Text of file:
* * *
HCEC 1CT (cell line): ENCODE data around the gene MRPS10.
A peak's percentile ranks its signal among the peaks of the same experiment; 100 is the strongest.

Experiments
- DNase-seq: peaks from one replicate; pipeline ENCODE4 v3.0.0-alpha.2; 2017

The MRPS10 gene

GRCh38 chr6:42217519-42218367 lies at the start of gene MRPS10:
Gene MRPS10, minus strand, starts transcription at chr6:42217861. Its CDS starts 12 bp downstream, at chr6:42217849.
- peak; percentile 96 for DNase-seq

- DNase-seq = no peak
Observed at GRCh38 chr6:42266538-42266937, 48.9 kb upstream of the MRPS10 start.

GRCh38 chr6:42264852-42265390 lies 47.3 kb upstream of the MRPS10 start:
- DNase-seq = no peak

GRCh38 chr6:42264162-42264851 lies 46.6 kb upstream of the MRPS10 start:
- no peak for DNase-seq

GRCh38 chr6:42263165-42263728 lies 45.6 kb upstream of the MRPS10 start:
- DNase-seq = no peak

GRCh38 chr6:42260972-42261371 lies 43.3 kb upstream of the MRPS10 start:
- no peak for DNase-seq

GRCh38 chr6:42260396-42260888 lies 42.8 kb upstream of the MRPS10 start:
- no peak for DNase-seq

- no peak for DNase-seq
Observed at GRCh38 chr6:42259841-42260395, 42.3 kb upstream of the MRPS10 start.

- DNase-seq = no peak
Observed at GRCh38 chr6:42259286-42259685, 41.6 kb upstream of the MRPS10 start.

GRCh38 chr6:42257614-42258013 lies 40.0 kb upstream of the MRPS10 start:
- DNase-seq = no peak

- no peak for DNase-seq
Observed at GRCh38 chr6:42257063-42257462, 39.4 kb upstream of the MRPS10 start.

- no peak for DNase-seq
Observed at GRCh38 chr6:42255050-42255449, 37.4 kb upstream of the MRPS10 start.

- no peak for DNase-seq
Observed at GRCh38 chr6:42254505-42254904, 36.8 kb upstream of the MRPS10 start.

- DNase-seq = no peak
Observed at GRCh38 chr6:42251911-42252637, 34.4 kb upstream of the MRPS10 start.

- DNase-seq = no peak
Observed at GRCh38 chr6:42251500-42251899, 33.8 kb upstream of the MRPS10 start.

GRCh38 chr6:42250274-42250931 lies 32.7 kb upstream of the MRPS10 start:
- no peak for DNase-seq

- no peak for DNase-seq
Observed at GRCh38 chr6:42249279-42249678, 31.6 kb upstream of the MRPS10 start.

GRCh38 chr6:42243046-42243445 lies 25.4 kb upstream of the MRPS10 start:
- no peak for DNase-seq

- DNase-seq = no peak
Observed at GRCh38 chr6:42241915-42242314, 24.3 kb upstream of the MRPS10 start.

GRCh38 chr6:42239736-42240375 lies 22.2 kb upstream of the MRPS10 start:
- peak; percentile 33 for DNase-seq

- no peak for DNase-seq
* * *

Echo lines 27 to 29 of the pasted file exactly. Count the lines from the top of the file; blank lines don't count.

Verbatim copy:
- no peak for DNase-seq
Observed at GRCh38 chr6:42257063-42257462, 39.4 kb upstream of the MRPS10 start.

- no peak for DNase-seq